• Add sub-headings to provide multiple entry points into your posts.
  • Add at least one image or graphic to every post you write.
  • Inject your personality and experiences into your posts to help differentiate your content.

Problogger.net runs on the Genesis Framework

Genesis Framework

The Genesis Framework empowers you to quickly and easily build incredible websites with WordPress. Genesis provides the secure and search-engine-optimized foundation that takes WordPress to places you never thought it could go.

Check out the incredible features and the selection of designs. It's that simple - start using Genesis now!

Comments

  1. Dana says:

    Posts like these are getting tedious. They give the same advice over and over.

    As for the introduction, I hardly ever read them. They are just fluff. The title says what it is about, I just want to get into the content. Have you done polls on this or is this just how you personally read blog posts?

  2. Greg says:

    And remember: good posts take time :)

  3. Fantastic article, definitely an inspirational article to remember each step— everyone of them is an excellent method to produce quality content.

  4. Tess says:

    What a fabulous illustration this post is of you practicing what you preach!

  5. Good points, I particularly like the idea that your first (small) paragraph should tell the readers what they will find in the article.
    Also, I know that now-a-days every blogger is emphasizing that there should be at least one image in a post but I find such images rather disruptive to my chain of thought. Am I the only one who feels that way?

  6. According to me, the most important thing to is: shoot straight to the point, and stay there.

    This pretty much sums everything up. Many bloggers ramble on and on and on and give long and uninteresting introductions. Why do that and lose your readers? :o

  7. Guillermo says:

    And yet another post on how to write posts… You could have added “originality” but… well… you know.

    Nice post anyway, eh? The title is so illustrative that I just jumped to the comments.

  8. Frugal Dad says:

    Great advice…I particularly like the part about writing a strong opening paragraph. I have a bad habit of jumping right into the content without setting up a good hook first.

  9. Makakman says:

    Nice one Skellie, I’d agree with you and have to disagree with Famous Quotes on the image front. I think images, 2 maybe 3 at most, break up what could other wise be a long page full of text. Sometimes it’s a light relief to view an image.

  10. Colin Joss says:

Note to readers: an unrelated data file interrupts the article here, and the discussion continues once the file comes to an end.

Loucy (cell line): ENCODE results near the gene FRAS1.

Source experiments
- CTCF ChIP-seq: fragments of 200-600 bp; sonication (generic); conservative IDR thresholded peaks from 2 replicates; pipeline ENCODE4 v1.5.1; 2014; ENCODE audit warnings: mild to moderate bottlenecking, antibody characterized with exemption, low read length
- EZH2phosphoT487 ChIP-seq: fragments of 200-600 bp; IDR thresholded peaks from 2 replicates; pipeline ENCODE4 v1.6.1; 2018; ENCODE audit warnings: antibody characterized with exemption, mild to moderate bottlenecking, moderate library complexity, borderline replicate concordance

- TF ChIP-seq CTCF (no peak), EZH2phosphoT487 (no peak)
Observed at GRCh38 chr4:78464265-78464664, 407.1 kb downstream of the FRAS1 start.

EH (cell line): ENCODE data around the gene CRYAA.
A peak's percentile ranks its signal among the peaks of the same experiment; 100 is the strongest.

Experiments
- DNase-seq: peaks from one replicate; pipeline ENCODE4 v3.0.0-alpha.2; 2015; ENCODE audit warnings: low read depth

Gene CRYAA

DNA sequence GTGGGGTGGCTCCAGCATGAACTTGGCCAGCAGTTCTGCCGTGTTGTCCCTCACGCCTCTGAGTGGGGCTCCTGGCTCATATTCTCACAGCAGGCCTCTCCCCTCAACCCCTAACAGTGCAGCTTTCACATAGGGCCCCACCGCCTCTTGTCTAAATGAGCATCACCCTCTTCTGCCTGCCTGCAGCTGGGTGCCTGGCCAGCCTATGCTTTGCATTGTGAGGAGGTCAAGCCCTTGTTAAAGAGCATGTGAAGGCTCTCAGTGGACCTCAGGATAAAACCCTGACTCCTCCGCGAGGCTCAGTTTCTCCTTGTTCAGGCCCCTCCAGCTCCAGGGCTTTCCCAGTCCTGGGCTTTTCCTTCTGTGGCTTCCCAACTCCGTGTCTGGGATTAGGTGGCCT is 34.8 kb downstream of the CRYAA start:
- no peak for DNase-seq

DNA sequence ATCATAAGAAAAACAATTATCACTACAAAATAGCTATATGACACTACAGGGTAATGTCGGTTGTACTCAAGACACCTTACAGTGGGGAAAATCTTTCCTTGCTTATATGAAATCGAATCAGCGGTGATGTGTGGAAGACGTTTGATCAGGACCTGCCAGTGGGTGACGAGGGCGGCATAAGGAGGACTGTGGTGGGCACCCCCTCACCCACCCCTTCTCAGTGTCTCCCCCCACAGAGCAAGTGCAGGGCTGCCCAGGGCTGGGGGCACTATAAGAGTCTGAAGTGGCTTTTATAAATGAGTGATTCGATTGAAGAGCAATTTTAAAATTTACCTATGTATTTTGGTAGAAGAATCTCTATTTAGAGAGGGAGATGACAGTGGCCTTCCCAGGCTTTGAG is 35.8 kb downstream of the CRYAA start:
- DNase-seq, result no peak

In addition to the idea of Sub-Headings, there is one important thing for me to keep a post good and interesting for loyal readers. That is to keep the post short enough, so it is better to split a long topic into several interesting articles then to publish a super long article.

  11. Greg says:

    Sorry for commenting twice, after rereading I found out I still have something to add. I don’t want to complain, but to us bloggers, who follow blogs about blogging regularly, this information is unoriginal by itself

  12. Peter says:

    Great advice Skellie. My simple trick is to continually ask myself “who cares?” as I write or edit articles.

    People always have other ways they can spend their time apart from reading a particular blog article, whether that option is to read something else online or do some activity offline. From my own experience, if an article is boring or doesn’t flow I’m moving on… NEXT!

  13. Review points at the end of a long post = brilliant.

    (And you didn’t even mention it as a tip!)

    I use summary points in my workshops and classes, but it never occurred to me to use them at the end of a long blog post.

    P.S. What’s with the snarky comments? If this post has information you already know, then go read something else. Geez!

  14. Review points at the end of a long post = brilliant.

    (And you didn’t even mention it as a tip!)

    I use summary points in my workshops and classes, but it never occurred to me to use them at the end of a long blog post.

    -Sally J.
    The Practical Archivist

    P.S. What’s with the snarky comments? If this post has information you already know, then go read something else. Geez!

  15. Sorry for the double (now triple) comments. It looked like it was hung up on my end and not posting.

    Apologies!

  16. Parth Shah says:

    Is there a printable version?

  17. WTL says:

    There is some great stuff in here, thank you for sharing! I try t o add photos to all my posts when possible, preferably using something I’ve shot.

    Thanks again

  18. Greg says:

    You are going to hate me for this, but I think Skellie is able to write much better :)

  19. Sonia Simone says:

    Along these lines, something I often find myself doing is moving the first paragraph I write to later in the post. Sometimes I delete it, but more often I move it.

    If you’re on a trackback or a SERP, your potential reader sees a headline and the first sentence or two. Do those things make her want to click? If not, find that sentence or two in your post that will.

    It’s a great two-minute exercise to encourage clickthrough, and it pulls your regular readers in as well.